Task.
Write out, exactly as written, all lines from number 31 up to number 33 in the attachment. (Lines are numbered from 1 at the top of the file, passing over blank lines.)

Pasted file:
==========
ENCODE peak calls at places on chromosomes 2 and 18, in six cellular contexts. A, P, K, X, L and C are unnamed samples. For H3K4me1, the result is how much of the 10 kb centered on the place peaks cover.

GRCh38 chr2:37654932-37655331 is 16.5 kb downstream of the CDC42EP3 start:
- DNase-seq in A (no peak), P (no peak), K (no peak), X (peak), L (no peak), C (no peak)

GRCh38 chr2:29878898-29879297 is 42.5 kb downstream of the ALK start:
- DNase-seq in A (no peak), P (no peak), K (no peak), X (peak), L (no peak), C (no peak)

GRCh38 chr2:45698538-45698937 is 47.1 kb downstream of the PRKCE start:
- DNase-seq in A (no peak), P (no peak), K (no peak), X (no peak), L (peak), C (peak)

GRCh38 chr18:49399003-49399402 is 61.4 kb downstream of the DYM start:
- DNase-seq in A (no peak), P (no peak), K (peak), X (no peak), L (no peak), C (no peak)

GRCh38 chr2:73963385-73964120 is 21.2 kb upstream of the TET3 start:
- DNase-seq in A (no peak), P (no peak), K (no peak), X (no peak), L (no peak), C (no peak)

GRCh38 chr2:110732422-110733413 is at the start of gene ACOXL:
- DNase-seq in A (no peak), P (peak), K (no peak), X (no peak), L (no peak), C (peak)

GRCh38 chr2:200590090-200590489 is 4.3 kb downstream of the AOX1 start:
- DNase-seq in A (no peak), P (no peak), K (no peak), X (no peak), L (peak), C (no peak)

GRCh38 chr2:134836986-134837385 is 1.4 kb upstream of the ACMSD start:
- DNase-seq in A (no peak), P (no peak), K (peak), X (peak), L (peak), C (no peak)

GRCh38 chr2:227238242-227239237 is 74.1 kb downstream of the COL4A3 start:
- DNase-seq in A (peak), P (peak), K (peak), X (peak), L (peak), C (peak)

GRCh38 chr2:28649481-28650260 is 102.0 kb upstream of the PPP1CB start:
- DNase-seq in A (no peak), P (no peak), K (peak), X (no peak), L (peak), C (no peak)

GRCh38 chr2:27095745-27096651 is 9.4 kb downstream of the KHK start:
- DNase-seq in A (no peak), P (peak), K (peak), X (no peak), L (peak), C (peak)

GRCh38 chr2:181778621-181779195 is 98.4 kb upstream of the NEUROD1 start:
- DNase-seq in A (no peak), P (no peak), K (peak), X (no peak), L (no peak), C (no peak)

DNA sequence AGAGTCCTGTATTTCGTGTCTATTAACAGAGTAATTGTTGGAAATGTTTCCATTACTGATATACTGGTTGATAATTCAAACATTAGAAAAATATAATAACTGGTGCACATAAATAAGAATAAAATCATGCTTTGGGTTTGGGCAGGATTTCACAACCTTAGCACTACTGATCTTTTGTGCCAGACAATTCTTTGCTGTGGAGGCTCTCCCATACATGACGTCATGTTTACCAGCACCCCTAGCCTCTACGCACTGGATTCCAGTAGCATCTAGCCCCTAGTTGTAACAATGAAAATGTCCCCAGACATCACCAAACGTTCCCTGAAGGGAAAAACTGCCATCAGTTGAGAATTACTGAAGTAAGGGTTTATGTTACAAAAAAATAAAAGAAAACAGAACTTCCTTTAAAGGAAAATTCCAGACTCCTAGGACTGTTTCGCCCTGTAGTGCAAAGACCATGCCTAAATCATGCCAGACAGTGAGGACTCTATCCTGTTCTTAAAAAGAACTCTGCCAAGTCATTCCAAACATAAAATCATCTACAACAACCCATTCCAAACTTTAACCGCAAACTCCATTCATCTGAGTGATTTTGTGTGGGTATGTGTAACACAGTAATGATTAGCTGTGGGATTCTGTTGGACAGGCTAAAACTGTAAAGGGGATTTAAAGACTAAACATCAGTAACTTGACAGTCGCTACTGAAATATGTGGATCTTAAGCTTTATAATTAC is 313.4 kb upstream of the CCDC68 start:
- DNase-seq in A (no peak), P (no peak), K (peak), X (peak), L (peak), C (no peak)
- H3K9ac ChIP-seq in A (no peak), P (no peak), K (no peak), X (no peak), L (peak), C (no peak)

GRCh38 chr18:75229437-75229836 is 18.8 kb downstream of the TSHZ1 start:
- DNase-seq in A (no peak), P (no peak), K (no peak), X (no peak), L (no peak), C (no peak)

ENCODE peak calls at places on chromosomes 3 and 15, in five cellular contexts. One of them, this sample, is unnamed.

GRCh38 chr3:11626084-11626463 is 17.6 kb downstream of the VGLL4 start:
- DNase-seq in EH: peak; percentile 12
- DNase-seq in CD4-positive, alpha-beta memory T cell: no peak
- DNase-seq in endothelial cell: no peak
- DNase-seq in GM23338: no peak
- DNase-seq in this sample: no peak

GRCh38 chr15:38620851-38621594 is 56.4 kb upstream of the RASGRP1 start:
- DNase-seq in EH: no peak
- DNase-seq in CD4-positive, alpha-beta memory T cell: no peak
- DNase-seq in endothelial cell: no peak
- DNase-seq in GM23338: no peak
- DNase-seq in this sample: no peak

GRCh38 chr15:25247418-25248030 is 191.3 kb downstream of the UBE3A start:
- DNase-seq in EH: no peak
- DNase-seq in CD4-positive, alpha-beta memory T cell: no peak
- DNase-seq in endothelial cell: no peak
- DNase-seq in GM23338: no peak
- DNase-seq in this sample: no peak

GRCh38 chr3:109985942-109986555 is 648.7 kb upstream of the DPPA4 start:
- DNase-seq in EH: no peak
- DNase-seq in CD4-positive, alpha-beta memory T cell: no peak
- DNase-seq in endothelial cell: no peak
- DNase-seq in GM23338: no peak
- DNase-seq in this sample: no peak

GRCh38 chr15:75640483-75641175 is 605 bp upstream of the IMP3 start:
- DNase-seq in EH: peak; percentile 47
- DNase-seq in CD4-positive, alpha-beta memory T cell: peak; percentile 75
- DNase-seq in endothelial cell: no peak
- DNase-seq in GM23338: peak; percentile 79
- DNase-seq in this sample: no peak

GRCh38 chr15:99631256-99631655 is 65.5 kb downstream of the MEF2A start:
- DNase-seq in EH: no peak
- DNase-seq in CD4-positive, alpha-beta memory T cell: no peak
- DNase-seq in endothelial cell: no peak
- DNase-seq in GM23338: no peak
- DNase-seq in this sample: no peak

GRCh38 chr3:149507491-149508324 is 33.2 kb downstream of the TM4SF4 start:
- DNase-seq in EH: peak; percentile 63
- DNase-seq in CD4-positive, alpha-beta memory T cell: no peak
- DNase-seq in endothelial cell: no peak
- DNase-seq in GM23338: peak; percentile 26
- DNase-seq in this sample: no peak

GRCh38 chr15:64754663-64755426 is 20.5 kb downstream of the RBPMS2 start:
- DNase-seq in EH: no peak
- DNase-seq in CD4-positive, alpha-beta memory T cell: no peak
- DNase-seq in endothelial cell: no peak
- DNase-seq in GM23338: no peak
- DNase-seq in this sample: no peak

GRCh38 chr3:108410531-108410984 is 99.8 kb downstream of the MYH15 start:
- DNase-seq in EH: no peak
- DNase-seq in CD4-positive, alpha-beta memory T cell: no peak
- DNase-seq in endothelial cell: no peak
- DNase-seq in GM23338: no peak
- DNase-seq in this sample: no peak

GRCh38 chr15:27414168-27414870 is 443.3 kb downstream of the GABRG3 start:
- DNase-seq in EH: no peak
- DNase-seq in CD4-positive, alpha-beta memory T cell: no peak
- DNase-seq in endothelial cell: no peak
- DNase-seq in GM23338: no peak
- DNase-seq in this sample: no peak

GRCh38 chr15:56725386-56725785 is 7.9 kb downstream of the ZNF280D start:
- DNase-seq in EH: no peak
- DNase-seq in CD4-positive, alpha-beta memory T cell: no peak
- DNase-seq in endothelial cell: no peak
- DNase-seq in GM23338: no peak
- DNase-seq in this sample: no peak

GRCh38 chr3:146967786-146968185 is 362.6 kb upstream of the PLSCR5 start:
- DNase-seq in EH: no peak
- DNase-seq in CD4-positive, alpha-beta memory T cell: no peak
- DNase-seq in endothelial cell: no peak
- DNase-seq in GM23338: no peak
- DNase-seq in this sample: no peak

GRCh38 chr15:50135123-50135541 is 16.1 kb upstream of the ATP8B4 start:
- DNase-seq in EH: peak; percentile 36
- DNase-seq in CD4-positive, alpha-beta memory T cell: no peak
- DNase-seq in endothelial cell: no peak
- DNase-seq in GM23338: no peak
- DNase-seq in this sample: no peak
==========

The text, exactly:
ENCODE peak calls at places on chromosomes 3 and 15, in five cellular contexts. One of them, this sample, is unnamed.

GRCh38 chr3:11626084-11626463 is 17.6 kb downstream of the VGLL4 start:
- DNase-seq in EH: peak; percentile 12